All along the pier, the fishermen are out in fishy force. Despite the beautiful sunshine, it’s bitingly cold in the wind blowing off the sea so we only stop for a few minutes to enquire after their catch. As
in, have they caught anything?
They tell us they are mostly waiting for high tide when the mackerel will be up for grabs (that’s my description but it seems
appropriate). Mr B tells the story of his trip across the English Channel with his friend, Britain’s most successful Channel swimmer Kevin Murphy, many years ago, and how the mackerel virtually committed hara kiri, so keen were they to be caught. I’ve
heard the story lots of times before, but (unlike some) it’s not one I tire of hearing.
We are walking along the pier (it’s just like walking
on water, according to the promotional blurb) because we are keen to pay a visit to the Southern Pavilion which has just re-opened as a kind of cafe / wedding venue (see picture courtesy of The Worthing Journal.) The building has been empty for ages
– my children and their friends will remember it from the days when it was Worthing’s prime night club. My Boy still likes to tell the story of how someone offered him a good deal of cash if he would sell him his shoes – trainers not being
allowed inside the club. He reluctantly turned down the offer for fear of what I would say if he came home having exchanged his best shoes for a smelly pair of trainers.
But that was many years ago – now the Southern Pavilion has been restored to something like its former glory. A smartly dressed front of house man greets us and directs us to join either the “Drinks Queue” or the “Food and Drinks
Queue.” Both queues appear to be extremely slow-moving so we reluctantly decide to come back when they are not so busy. We try to sneak out without the Meeter and Greeter seeing us because we don’t want to appear less than supportive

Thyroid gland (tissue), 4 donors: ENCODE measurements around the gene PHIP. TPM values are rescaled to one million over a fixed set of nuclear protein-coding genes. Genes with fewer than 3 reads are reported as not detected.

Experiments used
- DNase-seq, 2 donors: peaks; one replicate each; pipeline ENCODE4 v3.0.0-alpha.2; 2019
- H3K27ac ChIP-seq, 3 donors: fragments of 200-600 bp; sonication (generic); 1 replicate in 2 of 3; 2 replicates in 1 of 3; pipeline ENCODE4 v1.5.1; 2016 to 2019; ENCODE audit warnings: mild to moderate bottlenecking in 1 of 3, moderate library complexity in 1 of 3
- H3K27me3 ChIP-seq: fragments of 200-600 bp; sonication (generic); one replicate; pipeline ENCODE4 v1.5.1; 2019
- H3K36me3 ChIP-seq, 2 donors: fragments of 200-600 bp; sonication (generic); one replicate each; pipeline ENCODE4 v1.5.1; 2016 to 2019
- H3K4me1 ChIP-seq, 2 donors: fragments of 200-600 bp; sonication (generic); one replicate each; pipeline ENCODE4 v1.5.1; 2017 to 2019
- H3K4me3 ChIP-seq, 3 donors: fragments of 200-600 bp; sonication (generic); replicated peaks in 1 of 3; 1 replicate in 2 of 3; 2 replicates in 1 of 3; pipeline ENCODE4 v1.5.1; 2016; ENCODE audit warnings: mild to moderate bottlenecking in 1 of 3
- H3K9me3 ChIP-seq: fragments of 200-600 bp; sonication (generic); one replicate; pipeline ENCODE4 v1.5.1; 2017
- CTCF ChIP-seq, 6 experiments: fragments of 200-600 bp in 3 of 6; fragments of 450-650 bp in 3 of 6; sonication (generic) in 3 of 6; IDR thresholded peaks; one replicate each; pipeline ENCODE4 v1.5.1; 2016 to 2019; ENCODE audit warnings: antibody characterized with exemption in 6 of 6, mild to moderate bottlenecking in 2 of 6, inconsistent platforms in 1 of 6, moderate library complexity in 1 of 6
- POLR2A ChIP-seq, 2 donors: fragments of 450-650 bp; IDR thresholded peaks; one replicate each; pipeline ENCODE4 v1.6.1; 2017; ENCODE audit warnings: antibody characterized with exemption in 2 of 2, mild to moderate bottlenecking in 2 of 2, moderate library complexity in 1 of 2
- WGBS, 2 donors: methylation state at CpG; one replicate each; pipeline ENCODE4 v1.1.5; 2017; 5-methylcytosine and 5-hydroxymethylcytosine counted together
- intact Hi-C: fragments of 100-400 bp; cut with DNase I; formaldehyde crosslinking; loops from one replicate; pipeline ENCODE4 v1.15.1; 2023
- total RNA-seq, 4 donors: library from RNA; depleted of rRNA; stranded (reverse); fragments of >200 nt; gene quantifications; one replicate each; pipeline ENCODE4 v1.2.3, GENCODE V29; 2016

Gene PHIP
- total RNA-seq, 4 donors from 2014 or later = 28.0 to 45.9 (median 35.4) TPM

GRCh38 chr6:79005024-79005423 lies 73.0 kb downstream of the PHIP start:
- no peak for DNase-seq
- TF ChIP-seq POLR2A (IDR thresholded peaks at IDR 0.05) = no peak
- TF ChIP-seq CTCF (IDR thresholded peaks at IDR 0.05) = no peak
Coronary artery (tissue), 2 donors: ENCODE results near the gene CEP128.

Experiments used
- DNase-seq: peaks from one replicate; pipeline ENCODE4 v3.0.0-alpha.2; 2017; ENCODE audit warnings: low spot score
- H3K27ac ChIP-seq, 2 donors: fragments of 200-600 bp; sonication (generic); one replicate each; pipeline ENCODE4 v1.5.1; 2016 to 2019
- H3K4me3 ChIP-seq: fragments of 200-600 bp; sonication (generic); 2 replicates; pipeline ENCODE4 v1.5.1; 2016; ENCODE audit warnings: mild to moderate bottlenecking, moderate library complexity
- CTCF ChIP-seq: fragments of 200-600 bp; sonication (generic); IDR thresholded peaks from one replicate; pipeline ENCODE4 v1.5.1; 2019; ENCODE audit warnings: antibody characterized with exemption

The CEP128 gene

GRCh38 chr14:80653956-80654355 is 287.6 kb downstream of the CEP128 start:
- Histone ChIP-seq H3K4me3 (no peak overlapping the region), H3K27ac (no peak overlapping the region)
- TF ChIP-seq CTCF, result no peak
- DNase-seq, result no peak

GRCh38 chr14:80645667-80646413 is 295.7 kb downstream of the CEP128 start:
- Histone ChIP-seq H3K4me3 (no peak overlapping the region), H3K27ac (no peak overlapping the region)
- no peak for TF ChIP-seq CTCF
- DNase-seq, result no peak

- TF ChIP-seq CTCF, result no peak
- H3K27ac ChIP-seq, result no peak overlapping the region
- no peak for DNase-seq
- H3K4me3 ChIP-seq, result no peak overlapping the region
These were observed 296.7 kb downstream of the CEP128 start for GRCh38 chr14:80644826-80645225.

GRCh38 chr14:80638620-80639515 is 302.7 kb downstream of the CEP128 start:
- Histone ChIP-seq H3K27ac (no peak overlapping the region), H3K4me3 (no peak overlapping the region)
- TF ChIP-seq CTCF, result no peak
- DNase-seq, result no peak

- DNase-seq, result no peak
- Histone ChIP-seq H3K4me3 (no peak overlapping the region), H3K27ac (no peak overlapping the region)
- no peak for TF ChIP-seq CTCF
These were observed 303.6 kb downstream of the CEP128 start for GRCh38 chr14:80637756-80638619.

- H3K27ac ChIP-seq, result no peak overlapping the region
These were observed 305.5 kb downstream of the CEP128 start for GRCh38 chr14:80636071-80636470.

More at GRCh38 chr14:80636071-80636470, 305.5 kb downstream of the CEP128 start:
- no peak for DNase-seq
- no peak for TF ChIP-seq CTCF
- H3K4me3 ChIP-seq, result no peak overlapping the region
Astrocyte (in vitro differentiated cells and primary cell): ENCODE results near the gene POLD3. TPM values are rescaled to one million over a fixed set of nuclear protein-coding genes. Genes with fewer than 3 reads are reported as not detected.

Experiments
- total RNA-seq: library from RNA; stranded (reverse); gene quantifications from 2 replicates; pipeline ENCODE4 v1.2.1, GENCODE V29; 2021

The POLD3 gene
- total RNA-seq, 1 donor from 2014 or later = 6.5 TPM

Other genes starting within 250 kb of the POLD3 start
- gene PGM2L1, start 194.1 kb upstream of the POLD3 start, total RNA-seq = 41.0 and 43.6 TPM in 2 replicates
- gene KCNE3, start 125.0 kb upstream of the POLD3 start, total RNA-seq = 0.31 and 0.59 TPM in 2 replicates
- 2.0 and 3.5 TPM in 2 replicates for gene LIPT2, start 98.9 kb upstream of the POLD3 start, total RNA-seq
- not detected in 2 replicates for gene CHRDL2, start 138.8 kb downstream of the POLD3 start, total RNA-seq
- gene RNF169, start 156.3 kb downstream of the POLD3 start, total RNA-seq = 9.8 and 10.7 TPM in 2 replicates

of this brand new venture.
There is lots of new art work along the pier to admire, scenes from Old Worthing at the time of the First World War. One picture shows
horses being seized from their owners and corralled on the sea-front, ready to be shipped off to France. Thanks to the story-telling talents of Michael Morpurgo, people know all about the fate of the War Horses now. Theirs was a tale that needed to be
Back home after a successful shop, I spend the afternoon pottering about. I stick the latest cuttings in my Limelight Theatre Group scrapbook, put our
red choir files in order and start printing out the reports of our Questers visits which I have been re-formatting ready for inclusion in a “Wish You Were Here” book to accompany a U3A exhibition in July. I break off from all this activity to enjoy
half an hour Skyping with the Middle of the Darling Daughters and Young Faris.
Faris has learnt lots of new tricks which his Mum encourages him to demonstrate
for me. These include the actions to Wheels on a Bus and Twinkle, Twinkle Little Star; pointing (though not necessarily at anything specific); wiggling; and scooting along backwards on his scuttlebug. He has also discovered how to climb upstairs and that the
cupboard behind his toy box contains an exciting assortment of DVDs which can be hurled about the room making most satisfactory clinking noises as the boxes open and the discs inside cascade onto the floor.
After that I check Facebook and discover that the Swift Family are faring somewhat better at the Charing Point to Point than they did at Brighton dogs the other night. I post a comment asking Eleanor the Hopeful if she
bought any raffle tickets but she says she was too busy concentrating on the dogs. “Or even the horses....” her mother posts, by way of correction.
there you have it, a quiet and – some might say - mostly uneventful day. But, hey, the sun is shining, the mackerel are leaping, there are many more people on the pier because of the new attraction and some of them may even pause to find out about
Worthing’s own War Horses and other local stories from the War That Didn’t End All Wars. Plus my Little Soldier is thriving again after his hospital stay.
I am counting my blessings. How many?!